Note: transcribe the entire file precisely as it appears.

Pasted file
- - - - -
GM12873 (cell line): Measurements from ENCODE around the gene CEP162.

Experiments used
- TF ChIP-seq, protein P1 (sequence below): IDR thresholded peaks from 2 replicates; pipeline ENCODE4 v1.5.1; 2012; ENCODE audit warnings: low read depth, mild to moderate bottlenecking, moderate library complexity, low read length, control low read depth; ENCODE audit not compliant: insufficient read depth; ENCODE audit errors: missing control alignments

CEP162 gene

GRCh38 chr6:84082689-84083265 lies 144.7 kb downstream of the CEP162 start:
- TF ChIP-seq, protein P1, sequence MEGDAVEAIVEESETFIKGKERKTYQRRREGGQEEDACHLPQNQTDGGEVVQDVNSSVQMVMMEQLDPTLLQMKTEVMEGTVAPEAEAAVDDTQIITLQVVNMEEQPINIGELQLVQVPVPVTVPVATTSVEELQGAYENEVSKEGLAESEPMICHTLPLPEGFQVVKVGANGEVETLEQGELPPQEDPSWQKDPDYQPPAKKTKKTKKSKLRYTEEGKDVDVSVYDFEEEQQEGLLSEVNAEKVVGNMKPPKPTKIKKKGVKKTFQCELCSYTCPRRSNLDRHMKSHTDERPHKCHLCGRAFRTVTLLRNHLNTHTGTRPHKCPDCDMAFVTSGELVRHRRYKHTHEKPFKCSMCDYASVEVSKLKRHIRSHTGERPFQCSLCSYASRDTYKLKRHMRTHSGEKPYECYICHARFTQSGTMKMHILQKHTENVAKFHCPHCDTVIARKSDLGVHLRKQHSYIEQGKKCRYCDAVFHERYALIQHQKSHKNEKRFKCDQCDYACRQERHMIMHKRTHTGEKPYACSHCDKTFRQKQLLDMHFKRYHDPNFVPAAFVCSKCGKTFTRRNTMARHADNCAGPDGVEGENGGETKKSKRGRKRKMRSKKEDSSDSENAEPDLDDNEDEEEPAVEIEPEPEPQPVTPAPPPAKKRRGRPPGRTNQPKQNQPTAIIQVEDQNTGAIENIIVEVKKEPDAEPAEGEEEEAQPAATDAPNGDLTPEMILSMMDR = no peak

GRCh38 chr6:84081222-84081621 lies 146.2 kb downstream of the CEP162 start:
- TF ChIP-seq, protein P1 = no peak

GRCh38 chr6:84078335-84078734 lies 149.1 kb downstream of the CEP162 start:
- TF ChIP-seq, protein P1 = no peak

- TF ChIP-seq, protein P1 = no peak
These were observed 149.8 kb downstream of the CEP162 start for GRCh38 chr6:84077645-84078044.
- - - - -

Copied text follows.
GM12873 (cell line): Measurements from ENCODE around the gene CEP162.

Experiments used
- TF ChIP-seq, protein P1 (sequence below): IDR thresholded peaks from 2 replicates; pipeline ENCODE4 v1.5.1; 2012; ENCODE audit warnings: low read depth, mild to moderate bottlenecking, moderate library complexity, low read length, control low read depth; ENCODE audit not compliant: insufficient read depth; ENCODE audit errors: missing control alignments

CEP162 gene

GRCh38 chr6:84082689-84083265 lies 144.7 kb downstream of the CEP162 start:
- TF ChIP-seq, protein P1, sequence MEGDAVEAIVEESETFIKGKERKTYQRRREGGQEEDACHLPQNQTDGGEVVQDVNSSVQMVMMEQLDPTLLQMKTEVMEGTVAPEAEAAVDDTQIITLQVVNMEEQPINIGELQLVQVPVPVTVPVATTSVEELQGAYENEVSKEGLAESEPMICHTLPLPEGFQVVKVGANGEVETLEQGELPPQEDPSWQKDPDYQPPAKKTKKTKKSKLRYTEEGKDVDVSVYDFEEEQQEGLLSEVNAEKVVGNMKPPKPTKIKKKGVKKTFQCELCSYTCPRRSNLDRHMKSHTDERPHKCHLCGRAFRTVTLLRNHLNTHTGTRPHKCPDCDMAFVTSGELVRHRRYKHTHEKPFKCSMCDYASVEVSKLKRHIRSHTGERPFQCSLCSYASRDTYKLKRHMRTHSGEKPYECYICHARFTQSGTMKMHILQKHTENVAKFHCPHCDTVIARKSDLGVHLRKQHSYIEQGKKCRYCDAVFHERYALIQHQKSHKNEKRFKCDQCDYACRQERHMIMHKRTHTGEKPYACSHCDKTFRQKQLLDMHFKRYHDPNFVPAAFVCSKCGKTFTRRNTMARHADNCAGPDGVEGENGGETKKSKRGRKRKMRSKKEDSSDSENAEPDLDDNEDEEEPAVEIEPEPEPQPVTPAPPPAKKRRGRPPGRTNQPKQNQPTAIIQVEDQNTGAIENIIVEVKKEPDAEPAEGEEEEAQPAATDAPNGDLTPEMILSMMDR = no peak

GRCh38 chr6:84081222-84081621 lies 146.2 kb downstream of the CEP162 start:
- TF ChIP-seq, protein P1 = no peak

GRCh38 chr6:84078335-84078734 lies 149.1 kb downstream of the CEP162 start:
- TF ChIP-seq, protein P1 = no peak

- TF ChIP-seq, protein P1 = no peak
These were observed 149.8 kb downstream of the CEP162 start for GRCh38 chr6:84077645-84078044.